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Bill Gates (CEO/Microsoft)

I’m especially interested in the central question that Doris Kearns Goodwin raises in The Bully Pulpit. How does social change happen? Can it be driven by a single inspirational leader, or do other factors have to lay the groundwork first? Sometimes a single leader can make a big difference: In the field of global health, Jim Grant almost single-handedly created a global constituency for children, sparking a movement to double vaccination rates and save millions of lives. But Roosevelt’s case was different. Although he tried to push through a number of political reforms earlier in his career, he wasn’t really successful until journalists at McClure’s and other publications had rallied public support for change.

Amazon description

One of the Best Books of the Year as chosen by The New York Times, The Washington Post, The Economist, Time, USA TODAY, Christian Science Monitor, and more. “A tale so gripping that one questions the need for fiction when real life is so plump with drama and intrigue” (Associated Press).

Doris Kearns Goodwin’s The Bully Pulpit is a dynamic history of the first decade of the Progressive era, that tumultuous time when the nation was coming unseamed and reform was in the air.

The story is told through the intense friendship of Theodore Roosevelt and William Howard Taft—a close relationship that strengthens both men before it ruptures in 1912, when they engage in a brutal fight for the presidential nomination that divides their wives, their children, and their closest friends, while crippling the progressive wing of the Republican Party, causing Democrat Woodrow Wilson to be elected, and changing the country’s history.

The Bully Pulpit is also the story of the muckraking press, which arouses the spirit of reform that helps Roosevelt push the government to shed its laissez-faire attitude toward robber barons, corrupt politicians, and corporate exploiters of our natural resources. The muckrakers are portrayed through the greatest group of journalists ever assembled at one magazine—Ida Tarbell, Ray Stannard Baker, Lincoln Steffens, and William Allen White—teamed under the mercurial genius of publisher S.S. McClure.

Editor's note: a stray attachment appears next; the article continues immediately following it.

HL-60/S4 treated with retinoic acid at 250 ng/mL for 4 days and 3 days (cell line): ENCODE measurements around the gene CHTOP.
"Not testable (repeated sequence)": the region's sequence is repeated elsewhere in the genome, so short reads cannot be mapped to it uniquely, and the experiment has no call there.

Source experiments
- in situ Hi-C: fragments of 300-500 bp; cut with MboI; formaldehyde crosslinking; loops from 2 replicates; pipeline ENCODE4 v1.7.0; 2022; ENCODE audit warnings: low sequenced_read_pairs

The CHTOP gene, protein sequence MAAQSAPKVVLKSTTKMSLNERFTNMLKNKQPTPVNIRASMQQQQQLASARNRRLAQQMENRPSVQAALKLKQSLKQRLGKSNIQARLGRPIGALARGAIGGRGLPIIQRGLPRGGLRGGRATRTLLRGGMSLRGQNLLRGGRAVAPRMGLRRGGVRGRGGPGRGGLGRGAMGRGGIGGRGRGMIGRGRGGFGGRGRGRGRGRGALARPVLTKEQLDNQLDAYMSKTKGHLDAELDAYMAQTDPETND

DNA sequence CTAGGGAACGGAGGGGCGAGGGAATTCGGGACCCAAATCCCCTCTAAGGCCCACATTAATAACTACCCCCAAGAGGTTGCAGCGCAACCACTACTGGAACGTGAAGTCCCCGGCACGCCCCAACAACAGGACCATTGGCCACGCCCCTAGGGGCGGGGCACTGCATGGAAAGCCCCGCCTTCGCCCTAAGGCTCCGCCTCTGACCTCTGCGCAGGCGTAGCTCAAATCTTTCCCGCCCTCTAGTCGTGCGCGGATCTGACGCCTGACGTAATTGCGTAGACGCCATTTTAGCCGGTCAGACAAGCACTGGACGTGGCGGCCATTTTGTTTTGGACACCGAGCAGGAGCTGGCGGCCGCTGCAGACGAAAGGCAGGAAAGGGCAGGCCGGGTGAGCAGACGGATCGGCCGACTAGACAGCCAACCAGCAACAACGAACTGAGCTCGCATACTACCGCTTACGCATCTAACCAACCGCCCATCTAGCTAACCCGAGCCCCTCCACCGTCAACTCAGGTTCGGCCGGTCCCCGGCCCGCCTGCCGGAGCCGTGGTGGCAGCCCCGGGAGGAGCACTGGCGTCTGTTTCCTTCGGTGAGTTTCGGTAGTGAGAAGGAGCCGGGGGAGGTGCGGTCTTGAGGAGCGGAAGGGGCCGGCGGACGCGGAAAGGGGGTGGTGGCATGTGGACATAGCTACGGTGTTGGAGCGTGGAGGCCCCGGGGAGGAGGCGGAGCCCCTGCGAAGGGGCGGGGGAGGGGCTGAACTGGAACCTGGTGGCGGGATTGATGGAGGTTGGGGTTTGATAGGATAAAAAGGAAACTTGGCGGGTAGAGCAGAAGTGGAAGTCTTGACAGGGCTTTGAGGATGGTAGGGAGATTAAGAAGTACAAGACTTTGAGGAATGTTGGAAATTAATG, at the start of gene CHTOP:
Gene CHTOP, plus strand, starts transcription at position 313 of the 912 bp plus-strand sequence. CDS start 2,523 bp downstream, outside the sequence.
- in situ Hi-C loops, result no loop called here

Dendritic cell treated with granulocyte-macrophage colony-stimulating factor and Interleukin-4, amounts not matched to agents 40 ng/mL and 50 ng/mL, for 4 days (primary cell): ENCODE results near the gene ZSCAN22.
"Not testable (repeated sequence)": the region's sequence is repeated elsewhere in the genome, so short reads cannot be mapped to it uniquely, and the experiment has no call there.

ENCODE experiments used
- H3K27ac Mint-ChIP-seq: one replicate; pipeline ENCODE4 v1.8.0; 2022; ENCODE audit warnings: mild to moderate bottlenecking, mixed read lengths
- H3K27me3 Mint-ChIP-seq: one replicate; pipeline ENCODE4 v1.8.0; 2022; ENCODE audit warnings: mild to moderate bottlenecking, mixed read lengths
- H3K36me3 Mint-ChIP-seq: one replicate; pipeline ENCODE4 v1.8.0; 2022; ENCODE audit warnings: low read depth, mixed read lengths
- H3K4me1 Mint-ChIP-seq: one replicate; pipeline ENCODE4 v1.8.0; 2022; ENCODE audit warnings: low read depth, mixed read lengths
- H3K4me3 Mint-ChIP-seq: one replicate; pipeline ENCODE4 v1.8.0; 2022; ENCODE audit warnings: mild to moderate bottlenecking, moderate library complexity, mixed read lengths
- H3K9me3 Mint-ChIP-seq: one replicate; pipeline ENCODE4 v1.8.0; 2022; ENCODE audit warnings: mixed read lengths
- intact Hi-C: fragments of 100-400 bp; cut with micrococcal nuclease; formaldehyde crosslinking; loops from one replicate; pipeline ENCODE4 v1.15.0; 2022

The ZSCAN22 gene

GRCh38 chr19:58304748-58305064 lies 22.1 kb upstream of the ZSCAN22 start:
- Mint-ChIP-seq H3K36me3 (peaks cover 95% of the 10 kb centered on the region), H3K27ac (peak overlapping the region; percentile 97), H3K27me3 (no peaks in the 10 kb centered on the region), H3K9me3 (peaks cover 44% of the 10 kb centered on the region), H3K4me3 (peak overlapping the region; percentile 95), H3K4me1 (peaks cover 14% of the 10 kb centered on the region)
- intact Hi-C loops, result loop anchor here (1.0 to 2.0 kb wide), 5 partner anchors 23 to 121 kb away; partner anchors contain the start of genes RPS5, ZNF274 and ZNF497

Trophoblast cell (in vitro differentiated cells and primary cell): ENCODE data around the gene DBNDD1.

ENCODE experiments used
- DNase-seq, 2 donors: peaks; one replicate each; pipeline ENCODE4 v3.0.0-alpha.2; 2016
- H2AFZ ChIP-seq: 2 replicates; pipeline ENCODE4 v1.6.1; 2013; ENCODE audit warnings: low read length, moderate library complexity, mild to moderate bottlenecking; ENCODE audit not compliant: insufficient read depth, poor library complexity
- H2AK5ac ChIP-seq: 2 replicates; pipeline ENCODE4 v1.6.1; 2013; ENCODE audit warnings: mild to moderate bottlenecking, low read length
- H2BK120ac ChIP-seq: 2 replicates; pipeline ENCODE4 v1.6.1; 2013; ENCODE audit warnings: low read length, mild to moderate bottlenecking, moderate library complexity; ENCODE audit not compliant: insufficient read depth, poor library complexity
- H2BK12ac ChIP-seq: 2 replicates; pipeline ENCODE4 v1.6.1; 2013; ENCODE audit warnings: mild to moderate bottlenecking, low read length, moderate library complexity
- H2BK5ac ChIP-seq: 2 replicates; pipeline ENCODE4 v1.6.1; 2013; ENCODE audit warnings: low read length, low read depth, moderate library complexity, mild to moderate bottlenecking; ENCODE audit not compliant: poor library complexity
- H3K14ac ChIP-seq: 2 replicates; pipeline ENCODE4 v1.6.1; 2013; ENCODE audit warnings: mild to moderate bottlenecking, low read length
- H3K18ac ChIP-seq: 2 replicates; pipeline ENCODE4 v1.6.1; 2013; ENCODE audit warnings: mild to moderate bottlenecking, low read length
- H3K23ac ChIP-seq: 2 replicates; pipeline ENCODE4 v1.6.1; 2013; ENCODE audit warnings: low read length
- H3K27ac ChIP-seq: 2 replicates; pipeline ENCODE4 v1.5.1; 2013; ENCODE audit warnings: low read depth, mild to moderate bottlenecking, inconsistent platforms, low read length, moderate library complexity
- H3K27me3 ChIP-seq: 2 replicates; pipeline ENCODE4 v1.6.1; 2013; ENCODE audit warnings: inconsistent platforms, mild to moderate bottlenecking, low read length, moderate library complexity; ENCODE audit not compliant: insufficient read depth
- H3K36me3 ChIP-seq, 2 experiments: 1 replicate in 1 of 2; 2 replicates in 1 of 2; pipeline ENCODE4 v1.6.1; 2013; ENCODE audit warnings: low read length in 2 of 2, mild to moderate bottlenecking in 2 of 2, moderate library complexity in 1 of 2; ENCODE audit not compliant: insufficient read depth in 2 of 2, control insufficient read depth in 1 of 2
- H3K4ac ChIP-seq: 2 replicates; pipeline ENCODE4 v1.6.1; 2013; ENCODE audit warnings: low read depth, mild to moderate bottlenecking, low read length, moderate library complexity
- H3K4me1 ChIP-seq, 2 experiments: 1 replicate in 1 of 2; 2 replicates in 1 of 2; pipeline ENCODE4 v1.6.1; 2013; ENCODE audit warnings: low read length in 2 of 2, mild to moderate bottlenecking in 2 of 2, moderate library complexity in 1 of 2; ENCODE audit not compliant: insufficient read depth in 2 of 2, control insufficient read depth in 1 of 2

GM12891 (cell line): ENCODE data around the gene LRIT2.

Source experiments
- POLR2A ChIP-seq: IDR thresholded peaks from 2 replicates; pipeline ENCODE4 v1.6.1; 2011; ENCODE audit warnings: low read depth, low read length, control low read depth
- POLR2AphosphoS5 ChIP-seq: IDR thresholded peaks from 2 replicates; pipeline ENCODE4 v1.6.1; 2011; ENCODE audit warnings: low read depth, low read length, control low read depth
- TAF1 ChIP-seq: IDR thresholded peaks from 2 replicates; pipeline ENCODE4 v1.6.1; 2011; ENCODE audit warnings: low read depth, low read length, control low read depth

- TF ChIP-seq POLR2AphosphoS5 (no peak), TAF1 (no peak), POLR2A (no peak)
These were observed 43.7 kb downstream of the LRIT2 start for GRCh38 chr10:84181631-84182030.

Goodwin’s narrative is founded upon a wealth of primary materials. The correspondence of more than four hundred letters between Roosevelt and Taft begins in their early thirties and ends only months before Roosevelt’s death. Edith Roosevelt and Nellie Taft kept diaries. The muckrakers wrote hundreds of letters to one another, kept journals, and wrote their memoirs. The letters of Captain Archie Butt, who served as a personal aide to both Roosevelt and Taft, provide an intimate view of both men.

The Bully Pulpit, like Goodwin’s brilliant chronicles of the Civil War and World War II, exquisitely demonstrates her distinctive ability to combine scholarly rigor with accessibility. It is a major work of history—an examination of leadership in a rare moment of activism and reform that brought the country closer to its founding ideals.

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